Wind farm planned off Va. coast blows away federal agency, gains OK

Associated Press | 11/2/2023, 6 p.m.
A power company’s plans for an enormous offshore wind farm off Virginia’s coast gained key federal approval Tuesday after the ...

VIRGINIA BEACH - A power company’s plans for an enormous offshore wind farm off Virginia’s coast gained key federal approval Tuesday after the Biden administration evaluated the project’s potential impact on the environment.

Dominion Energy received what’s called a favorable “record of decision” from the federal Bureau of Ocean

Energy Management. The agency considered efforts to minimize effects on marine life, such as endangered North Atlantic right whales, among other factors.

The utility still needs federal approval of its construction and operation plans before more pilings rise above the Atlantic Ocean. Two pilot turbines have been in place since 2020.

Dominion plans to build 176 turbines more than 20 miles off the coast from the hotels and touristy boardwalk of Virginia Beach. Dominion said its project will be the largest offshore wind farm under development in the United States.

The project is expected to generate 2.6 gigawatts of electricity, enough to power up to 660,000 homes once fully constructed, according to the utility. It added that the wind farm’s output

should generate fuel savings of $3 billion for customers in its first decade of operation.

Dominion expects construction to be completed by late 2026.

“Today’s approval of the largest offshore wind project in U.S. history builds on the undeniable momentum we are seeing,” Secretary of the Interior Deb Haaland said in a statement, referring to four other offshore wind projects approved by President Joe Biden’s administration.

The administration said it wants to build 30 gigawatts of offshore wind energy by 2030 — enough to power more than 10 million homes.

Construction of the project in Virginia is expected to support about 900 jobs each year and then an estimated 1,100 annual jobs during operations, the Interior Department said.

The initiative has gained wide support from Virginia policymakers and political leaders, including Republican Gov. Glenn Youngkin, who last week attended a reception marking the arrival of eight monopile foundations for the windfarm.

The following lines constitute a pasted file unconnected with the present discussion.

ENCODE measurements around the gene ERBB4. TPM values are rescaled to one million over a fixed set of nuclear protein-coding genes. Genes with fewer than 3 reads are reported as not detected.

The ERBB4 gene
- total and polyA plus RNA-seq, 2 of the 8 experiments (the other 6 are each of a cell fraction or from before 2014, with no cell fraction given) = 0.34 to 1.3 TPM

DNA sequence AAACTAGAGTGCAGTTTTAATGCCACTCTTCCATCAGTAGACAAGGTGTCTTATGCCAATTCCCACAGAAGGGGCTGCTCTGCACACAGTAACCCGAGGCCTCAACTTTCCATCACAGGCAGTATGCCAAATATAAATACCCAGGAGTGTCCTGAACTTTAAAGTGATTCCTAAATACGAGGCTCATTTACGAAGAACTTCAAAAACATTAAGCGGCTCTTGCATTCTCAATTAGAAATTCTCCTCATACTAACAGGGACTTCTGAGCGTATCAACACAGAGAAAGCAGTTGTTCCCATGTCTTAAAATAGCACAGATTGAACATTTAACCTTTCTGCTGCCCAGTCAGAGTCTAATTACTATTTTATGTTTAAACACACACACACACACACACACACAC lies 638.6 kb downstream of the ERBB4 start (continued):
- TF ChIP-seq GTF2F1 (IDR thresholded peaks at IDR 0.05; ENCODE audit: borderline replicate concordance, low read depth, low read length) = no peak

The monopiles, which are each about 272 feet long — about the length of a football field — and 31 feet in diameter, will be driven into the seabed. Each turbine, when fully assembled, will be 836 feet high.

Construction on the wind farm is set to begin in May, and the turbines will be operational by the end of 2026, said Robert M. “Bob” Blue, Dominion chair, president and CEO, in a Virginia Business magazine article.

“This is the real beginning of the offshore construction part of the project,” Mr. Blue said. “To get the first delivery of them, on time and on budget, is critical for our company, for our customers, for the state, and we’re very excited to have all those partners here,” he said.

He described seeing the monopiles arrive at Portsmouth Marine Terminal as “a great moment.

… Seeing these and seeing the size makes it even more real.”

Massive single vertical steel cylinders, the monopiles are manufactured in Germany by EEW SPC, and the trip to ship them across the Atlantic takes about 2½ weeks. Eight will be delivered at a time until all 176 arrive in Hampton Roads, according to Virginia Business magazine.

Environmental groups also have praised the undertaking.

The Southern Environmental Law Center cited the importance of offshore wind for cutting carbon pollution, which fuels climate change.

The project will “significantly reduce Dominion’s reliance on coal and methane gas and also means cost savings for customers,” Will Cleveland, a senior attorney in the law center’s Virginia office, said in a statement.

Michael Town, executive director of the Virginia League of Conservation Voters, added in a separate statement that “we must do everything we can to transition to a clean and just energy future, and offshore wind will play an outsized role.”